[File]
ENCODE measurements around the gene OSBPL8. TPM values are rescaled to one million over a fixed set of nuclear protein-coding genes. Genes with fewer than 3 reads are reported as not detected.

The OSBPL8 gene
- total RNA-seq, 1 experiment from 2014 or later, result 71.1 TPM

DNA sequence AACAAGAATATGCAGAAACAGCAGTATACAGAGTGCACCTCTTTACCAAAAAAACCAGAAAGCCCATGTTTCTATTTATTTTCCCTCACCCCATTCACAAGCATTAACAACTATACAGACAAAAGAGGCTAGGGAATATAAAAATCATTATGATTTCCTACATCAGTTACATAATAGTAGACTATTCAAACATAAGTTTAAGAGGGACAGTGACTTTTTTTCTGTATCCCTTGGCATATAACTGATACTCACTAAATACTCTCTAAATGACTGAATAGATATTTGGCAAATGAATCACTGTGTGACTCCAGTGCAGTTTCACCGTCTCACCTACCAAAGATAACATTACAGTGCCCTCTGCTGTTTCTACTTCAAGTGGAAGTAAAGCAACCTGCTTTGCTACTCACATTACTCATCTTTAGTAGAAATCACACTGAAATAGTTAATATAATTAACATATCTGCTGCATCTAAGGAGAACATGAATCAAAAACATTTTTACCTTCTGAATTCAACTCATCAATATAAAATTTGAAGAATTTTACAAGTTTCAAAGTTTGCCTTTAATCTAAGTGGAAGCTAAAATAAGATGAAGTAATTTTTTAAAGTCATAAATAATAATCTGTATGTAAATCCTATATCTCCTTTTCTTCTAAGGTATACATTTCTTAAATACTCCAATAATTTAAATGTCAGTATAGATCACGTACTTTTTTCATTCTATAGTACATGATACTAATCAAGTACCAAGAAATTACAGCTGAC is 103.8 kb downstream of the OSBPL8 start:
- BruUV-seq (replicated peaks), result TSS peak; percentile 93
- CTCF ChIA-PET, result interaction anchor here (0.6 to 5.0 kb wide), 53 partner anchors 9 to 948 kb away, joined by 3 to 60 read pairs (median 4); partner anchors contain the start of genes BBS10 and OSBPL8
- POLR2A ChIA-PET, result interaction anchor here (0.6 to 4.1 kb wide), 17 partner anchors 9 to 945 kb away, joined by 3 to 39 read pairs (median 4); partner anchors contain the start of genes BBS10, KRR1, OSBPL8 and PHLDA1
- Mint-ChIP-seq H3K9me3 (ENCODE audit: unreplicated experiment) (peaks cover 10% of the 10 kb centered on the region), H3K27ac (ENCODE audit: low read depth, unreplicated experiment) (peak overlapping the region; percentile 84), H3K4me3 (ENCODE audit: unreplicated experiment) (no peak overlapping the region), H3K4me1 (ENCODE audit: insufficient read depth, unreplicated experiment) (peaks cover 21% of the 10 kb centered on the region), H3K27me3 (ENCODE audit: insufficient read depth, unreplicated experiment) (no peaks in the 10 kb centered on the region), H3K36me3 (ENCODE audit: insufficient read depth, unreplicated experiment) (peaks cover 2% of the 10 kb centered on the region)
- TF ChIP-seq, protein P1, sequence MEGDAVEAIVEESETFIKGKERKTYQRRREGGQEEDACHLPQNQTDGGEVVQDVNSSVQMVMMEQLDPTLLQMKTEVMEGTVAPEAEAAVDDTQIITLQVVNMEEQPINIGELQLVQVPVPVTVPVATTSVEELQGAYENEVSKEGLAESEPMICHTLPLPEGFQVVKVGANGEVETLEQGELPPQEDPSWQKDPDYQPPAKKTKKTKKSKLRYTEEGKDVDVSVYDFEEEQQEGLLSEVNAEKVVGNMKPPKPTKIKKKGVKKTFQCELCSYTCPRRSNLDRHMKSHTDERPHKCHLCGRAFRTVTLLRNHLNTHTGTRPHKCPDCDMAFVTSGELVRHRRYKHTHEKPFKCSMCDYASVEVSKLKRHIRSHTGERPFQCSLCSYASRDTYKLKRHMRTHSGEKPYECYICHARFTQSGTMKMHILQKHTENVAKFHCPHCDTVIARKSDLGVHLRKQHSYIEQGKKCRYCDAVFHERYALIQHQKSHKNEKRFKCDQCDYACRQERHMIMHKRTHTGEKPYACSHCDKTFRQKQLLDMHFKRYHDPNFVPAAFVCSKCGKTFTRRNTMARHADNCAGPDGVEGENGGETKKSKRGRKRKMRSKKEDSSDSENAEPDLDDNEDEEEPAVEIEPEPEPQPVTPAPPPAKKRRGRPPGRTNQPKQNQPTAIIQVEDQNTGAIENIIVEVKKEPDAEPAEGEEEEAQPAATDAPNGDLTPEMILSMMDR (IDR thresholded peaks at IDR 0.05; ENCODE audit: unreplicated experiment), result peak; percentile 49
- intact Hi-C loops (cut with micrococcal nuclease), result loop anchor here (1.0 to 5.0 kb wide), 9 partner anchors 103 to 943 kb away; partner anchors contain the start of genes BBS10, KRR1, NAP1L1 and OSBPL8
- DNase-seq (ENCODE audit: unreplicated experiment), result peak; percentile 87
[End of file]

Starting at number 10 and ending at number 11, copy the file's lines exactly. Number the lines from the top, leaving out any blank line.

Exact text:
- intact Hi-C loops (cut with micrococcal nuclease), result loop anchor here (1.0 to 5.0 kb wide), 9 partner anchors 103 to 943 kb away; partner anchors contain the start of genes BBS10, KRR1, NAP1L1 and OSBPL8
- DNase-seq (ENCODE audit: unreplicated experiment), result peak; percentile 87